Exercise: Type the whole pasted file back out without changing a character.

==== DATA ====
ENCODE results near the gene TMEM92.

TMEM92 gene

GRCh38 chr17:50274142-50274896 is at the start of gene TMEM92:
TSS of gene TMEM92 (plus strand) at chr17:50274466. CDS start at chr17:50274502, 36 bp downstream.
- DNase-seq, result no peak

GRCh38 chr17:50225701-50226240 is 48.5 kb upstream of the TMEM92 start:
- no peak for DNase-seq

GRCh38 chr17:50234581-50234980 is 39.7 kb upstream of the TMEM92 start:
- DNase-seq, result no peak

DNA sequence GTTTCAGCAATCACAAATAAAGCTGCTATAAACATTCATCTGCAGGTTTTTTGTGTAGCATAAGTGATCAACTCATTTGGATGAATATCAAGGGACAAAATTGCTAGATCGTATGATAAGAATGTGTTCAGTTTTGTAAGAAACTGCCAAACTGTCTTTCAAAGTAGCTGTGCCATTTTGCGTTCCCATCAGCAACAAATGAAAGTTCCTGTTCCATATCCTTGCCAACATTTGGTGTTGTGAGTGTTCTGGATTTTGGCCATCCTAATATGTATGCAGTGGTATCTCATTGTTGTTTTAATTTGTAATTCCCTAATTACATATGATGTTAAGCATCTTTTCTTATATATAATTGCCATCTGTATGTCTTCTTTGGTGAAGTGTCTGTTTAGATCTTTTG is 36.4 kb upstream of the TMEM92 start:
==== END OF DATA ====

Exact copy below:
ENCODE results near the gene TMEM92.

TMEM92 gene

GRCh38 chr17:50274142-50274896 is at the start of gene TMEM92:
TSS of gene TMEM92 (plus strand) at chr17:50274466. CDS start at chr17:50274502, 36 bp downstream.
- DNase-seq, result no peak

GRCh38 chr17:50225701-50226240 is 48.5 kb upstream of the TMEM92 start:
- no peak for DNase-seq

GRCh38 chr17:50234581-50234980 is 39.7 kb upstream of the TMEM92 start:
- DNase-seq, result no peak

DNA sequence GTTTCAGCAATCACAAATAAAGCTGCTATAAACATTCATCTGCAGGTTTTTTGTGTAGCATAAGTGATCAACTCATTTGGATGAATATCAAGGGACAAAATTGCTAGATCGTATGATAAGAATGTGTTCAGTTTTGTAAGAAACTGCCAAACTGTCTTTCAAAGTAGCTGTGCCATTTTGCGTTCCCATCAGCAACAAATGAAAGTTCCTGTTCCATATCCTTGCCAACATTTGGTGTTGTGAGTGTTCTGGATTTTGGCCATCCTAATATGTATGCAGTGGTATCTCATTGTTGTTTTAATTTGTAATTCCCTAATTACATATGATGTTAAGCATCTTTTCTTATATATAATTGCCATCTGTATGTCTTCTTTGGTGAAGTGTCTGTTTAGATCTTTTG is 36.4 kb upstream of the TMEM92 start: